By ordering two entrees, my dining companion and I were able to sample all of these sides. She chose a combo plate of beef brisket and grilled hot links, and both meat options were superb. The brisket was smoked and sliced, the sausage thick and juicy.

Lunch choices

At a subsequent lunch visit, we sat near the main entrance at a comfortable bar, once the Fireside’s dimly lit pool room. My friend enjoyed a Que-Ban, Baldy’s version of a classic Cuban sandwich. Smoked ham, pulled pork and Swiss cheese were topped with fried pickles and house-made horseradish mustard, and served on a French roll.

I dined on a pair of starters, fried okra and chili. The okra, a favorite Southern vegetable not often seen in the Northwest, was chopped, breaded, fried and served with ranch dressing. The “spicy smokehouse chili” was a heartier choice, a blend of meat, beans, topped with diced onions and shredded cheddar, served with sour cream and a slice of cornbread. I did not go hungry.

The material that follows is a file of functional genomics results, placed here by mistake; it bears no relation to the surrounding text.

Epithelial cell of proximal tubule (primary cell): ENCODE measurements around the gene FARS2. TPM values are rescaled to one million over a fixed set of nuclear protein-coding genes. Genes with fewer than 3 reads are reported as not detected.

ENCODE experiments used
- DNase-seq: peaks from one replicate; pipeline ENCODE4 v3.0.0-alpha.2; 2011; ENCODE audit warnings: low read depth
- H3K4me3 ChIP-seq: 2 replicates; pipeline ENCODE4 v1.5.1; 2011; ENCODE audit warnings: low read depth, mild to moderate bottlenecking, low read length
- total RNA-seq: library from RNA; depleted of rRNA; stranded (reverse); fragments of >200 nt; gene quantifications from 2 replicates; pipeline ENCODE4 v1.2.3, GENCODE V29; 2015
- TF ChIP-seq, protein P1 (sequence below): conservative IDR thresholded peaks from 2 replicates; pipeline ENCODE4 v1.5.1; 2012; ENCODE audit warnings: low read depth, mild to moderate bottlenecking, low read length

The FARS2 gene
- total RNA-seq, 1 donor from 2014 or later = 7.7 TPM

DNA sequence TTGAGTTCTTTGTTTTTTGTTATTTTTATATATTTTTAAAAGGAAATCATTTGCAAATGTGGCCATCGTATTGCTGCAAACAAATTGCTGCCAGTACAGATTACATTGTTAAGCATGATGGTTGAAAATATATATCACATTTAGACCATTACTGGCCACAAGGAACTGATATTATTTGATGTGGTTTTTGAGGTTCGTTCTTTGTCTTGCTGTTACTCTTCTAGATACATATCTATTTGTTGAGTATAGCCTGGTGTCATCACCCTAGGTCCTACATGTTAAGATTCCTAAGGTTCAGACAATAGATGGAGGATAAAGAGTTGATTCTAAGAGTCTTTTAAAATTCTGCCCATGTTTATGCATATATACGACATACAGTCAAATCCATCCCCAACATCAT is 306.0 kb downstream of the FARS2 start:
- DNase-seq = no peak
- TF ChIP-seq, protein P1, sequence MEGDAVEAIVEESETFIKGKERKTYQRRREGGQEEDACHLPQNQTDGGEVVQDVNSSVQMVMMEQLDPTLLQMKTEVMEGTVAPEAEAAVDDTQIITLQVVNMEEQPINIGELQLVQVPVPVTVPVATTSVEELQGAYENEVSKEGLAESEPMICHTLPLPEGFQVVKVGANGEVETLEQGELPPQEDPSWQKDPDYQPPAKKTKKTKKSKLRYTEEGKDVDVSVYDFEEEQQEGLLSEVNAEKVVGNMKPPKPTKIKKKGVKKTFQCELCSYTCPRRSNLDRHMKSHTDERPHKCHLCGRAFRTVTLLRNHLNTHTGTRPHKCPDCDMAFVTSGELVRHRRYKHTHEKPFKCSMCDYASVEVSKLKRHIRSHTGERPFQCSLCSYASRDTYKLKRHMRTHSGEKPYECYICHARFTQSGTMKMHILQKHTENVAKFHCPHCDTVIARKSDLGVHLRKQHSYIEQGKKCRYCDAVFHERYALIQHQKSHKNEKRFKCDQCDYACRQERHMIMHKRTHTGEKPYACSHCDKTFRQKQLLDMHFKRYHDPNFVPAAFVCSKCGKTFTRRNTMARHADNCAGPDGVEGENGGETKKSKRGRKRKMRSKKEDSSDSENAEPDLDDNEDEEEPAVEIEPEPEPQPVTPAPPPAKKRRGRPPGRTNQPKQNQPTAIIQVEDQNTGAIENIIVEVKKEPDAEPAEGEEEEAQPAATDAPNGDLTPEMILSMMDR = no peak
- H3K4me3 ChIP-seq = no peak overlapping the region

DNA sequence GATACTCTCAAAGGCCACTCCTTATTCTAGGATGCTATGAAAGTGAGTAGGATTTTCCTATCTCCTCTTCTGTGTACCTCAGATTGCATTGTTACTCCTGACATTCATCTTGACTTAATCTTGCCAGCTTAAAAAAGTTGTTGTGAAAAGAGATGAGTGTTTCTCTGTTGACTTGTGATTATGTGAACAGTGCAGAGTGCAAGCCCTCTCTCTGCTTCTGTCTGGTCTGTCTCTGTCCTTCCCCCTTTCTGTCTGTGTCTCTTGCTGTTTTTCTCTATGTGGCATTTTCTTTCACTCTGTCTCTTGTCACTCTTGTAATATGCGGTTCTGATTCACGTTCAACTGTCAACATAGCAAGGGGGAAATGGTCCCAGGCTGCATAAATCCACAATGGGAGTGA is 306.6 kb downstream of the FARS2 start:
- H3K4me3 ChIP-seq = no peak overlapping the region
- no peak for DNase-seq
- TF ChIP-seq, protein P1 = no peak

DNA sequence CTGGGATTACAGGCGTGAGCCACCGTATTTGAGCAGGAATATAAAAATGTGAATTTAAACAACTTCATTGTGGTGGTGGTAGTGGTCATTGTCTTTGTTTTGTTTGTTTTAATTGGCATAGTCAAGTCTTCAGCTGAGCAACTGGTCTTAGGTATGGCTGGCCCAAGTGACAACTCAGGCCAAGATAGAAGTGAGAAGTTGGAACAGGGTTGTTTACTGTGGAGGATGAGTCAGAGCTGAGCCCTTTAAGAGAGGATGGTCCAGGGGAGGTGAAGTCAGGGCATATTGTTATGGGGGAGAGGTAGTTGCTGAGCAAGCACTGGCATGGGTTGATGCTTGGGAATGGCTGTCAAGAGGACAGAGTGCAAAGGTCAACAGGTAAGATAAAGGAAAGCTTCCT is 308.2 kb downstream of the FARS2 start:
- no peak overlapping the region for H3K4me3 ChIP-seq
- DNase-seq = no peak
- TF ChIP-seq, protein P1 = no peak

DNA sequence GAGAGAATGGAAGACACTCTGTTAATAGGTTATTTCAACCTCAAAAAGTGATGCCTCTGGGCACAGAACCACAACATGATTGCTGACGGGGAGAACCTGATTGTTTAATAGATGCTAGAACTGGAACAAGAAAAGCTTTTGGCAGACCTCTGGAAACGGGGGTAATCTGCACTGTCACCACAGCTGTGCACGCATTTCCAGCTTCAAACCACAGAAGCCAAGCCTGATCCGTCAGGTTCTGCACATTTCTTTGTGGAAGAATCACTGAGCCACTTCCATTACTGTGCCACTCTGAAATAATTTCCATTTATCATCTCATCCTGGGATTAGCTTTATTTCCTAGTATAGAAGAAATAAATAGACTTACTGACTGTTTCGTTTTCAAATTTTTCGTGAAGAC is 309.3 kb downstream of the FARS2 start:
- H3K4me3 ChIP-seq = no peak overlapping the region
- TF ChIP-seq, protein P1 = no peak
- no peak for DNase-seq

There’s more to eat here than pork and brisket. The menu also includes chicken, turkey and rib-eye steak, along with fried catfish, grilled salmon and jumbo shrimp. You can get breakfast on Saturday and Sunday mornings, including a Baldy’s Signature skillet with pork chili verde.

Baldy’s west-side Bend restaurant has recently reopened after a two-week renovation closure during Century Drive roadwork. And both Bend restaurants are about to launch Uber home-delivery service within the city, Brian Dioguardi said.

Service continues to be a concern for the owner. I find the Redmond staff to be enthusiastic and efficient, but Dioguardi acknowledged some occasional confusion with orders. “I try to empower all my servers to handle any problems right at the table,” he said.

— John Gottberg Anderson can be reached at janderson@bendbulletin.com .